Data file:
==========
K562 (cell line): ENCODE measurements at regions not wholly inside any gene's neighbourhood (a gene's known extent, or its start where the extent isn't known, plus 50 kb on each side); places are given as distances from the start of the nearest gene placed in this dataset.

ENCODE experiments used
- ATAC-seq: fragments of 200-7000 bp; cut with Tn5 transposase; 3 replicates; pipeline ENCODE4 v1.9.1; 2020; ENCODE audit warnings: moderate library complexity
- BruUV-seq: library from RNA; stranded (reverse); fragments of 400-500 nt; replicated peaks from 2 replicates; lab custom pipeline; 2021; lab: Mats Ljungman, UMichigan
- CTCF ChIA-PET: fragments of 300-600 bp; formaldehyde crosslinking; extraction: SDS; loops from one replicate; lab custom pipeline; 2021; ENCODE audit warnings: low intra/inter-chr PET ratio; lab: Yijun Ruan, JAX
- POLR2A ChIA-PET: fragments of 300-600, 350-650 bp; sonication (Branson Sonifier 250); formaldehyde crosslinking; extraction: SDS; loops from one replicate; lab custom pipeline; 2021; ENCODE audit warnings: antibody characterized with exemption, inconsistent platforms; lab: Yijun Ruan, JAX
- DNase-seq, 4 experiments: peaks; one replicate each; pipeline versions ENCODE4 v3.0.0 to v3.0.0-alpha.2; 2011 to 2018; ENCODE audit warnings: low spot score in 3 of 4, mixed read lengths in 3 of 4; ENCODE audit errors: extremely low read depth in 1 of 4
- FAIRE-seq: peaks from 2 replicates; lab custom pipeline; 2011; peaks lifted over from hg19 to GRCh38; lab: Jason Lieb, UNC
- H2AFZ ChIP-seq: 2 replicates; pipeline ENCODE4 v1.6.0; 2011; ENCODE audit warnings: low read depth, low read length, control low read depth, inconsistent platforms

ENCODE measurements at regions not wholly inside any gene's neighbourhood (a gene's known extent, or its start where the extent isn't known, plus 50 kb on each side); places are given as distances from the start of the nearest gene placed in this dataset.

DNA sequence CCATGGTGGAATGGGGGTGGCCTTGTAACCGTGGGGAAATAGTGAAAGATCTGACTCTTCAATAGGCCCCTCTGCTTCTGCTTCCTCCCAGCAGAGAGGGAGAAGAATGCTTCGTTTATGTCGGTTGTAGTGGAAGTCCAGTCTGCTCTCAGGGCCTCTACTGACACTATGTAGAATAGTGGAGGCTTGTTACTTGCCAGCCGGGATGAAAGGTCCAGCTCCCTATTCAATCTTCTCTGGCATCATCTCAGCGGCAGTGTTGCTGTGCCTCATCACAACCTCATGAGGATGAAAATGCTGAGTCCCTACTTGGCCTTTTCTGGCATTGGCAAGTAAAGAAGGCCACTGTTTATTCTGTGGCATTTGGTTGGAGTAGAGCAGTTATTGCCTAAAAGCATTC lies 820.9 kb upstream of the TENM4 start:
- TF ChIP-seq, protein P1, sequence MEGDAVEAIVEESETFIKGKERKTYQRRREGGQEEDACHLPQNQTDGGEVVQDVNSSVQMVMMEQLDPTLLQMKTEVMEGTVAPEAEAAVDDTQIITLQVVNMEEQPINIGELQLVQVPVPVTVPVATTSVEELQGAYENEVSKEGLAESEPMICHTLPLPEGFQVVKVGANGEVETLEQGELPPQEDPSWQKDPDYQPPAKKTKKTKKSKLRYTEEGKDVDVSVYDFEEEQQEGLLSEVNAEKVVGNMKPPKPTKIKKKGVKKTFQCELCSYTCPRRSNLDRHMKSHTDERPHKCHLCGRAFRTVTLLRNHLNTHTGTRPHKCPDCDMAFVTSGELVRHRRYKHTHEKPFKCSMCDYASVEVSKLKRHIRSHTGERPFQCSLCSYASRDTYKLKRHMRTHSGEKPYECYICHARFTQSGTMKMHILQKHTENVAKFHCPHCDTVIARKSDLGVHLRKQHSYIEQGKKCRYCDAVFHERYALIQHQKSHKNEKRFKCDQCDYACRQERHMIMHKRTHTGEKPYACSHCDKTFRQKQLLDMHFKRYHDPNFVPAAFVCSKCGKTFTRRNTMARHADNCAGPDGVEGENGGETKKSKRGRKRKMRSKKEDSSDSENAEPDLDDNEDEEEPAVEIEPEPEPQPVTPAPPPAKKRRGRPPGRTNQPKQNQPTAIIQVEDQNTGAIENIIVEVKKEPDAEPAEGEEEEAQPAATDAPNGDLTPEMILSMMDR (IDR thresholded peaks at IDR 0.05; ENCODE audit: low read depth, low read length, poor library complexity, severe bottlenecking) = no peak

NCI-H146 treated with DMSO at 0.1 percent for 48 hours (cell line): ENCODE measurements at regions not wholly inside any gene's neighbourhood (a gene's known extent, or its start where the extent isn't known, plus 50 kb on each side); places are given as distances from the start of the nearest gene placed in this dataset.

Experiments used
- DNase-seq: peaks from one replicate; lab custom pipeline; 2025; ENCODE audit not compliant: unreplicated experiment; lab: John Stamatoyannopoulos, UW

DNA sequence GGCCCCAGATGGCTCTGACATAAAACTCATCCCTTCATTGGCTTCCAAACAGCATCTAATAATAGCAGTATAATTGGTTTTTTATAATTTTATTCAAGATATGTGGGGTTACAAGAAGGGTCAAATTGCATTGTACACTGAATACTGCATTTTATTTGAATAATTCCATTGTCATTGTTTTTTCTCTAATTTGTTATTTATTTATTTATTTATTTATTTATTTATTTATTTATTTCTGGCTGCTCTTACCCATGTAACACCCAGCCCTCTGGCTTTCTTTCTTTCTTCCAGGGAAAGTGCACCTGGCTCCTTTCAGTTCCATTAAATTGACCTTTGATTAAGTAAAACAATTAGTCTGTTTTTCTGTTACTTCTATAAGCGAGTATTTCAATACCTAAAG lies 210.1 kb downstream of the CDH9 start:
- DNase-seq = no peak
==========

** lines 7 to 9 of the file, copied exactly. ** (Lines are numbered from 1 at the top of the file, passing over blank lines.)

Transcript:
- DNase-seq, 4 experiments: peaks; one replicate each; pipeline versions ENCODE4 v3.0.0 to v3.0.0-alpha.2; 2011 to 2018; ENCODE audit warnings: low spot score in 3 of 4, mixed read lengths in 3 of 4; ENCODE audit errors: extremely low read depth in 1 of 4
- FAIRE-seq: peaks from 2 replicates; lab custom pipeline; 2011; peaks lifted over from hg19 to GRCh38; lab: Jason Lieb, UNC
- H2AFZ ChIP-seq: 2 replicates; pipeline ENCODE4 v1.6.0; 2011; ENCODE audit warnings: low read depth, low read length, control low read depth, inconsistent platforms